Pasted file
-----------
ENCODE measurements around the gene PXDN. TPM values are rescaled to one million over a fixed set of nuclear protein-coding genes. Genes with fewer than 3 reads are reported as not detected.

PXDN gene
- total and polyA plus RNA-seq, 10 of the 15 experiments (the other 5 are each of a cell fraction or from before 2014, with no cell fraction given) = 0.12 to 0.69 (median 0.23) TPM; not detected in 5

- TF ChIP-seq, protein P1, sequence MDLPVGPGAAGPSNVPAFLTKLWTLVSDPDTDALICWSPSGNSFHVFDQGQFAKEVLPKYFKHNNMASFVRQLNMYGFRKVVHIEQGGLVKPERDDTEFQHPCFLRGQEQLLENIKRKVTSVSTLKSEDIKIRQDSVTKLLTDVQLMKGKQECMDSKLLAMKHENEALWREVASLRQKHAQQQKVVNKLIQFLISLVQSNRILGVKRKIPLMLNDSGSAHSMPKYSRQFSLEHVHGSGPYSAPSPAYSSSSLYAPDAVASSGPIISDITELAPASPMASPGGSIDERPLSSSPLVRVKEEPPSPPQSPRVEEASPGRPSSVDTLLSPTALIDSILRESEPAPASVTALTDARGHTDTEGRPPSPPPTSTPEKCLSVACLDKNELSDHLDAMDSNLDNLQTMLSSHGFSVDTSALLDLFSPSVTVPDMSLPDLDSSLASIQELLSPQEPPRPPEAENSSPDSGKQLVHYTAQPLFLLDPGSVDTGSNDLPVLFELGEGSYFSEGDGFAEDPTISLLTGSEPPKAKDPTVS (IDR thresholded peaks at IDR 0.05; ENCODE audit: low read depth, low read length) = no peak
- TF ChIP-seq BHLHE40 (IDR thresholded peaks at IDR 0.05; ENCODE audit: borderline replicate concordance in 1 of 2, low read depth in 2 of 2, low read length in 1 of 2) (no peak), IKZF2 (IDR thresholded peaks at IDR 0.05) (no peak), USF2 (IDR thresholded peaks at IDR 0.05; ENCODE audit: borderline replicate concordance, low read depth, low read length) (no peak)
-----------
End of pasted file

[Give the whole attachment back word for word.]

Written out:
ENCODE measurements around the gene PXDN. TPM values are rescaled to one million over a fixed set of nuclear protein-coding genes. Genes with fewer than 3 reads are reported as not detected.

PXDN gene
- total and polyA plus RNA-seq, 10 of the 15 experiments (the other 5 are each of a cell fraction or from before 2014, with no cell fraction given) = 0.12 to 0.69 (median 0.23) TPM; not detected in 5

- TF ChIP-seq, protein P1, sequence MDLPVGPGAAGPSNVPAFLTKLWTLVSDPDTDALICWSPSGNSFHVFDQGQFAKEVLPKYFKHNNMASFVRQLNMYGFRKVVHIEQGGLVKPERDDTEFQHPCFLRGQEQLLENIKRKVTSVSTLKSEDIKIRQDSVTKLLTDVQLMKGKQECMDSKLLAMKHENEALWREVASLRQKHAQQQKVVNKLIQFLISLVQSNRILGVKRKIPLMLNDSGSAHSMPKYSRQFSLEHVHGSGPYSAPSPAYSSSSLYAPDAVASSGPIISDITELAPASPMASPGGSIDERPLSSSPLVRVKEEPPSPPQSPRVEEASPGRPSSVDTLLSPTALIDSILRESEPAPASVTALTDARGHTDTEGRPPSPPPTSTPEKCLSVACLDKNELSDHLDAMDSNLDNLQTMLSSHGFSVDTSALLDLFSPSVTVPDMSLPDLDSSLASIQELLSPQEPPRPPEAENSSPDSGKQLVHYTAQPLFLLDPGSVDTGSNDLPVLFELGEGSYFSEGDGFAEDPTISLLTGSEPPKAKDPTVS (IDR thresholded peaks at IDR 0.05; ENCODE audit: low read depth, low read length) = no peak
- TF ChIP-seq BHLHE40 (IDR thresholded peaks at IDR 0.05; ENCODE audit: borderline replicate concordance in 1 of 2, low read depth in 2 of 2, low read length in 1 of 2) (no peak), IKZF2 (IDR thresholded peaks at IDR 0.05) (no peak), USF2 (IDR thresholded peaks at IDR 0.05; ENCODE audit: borderline replicate concordance, low read depth, low read length) (no peak)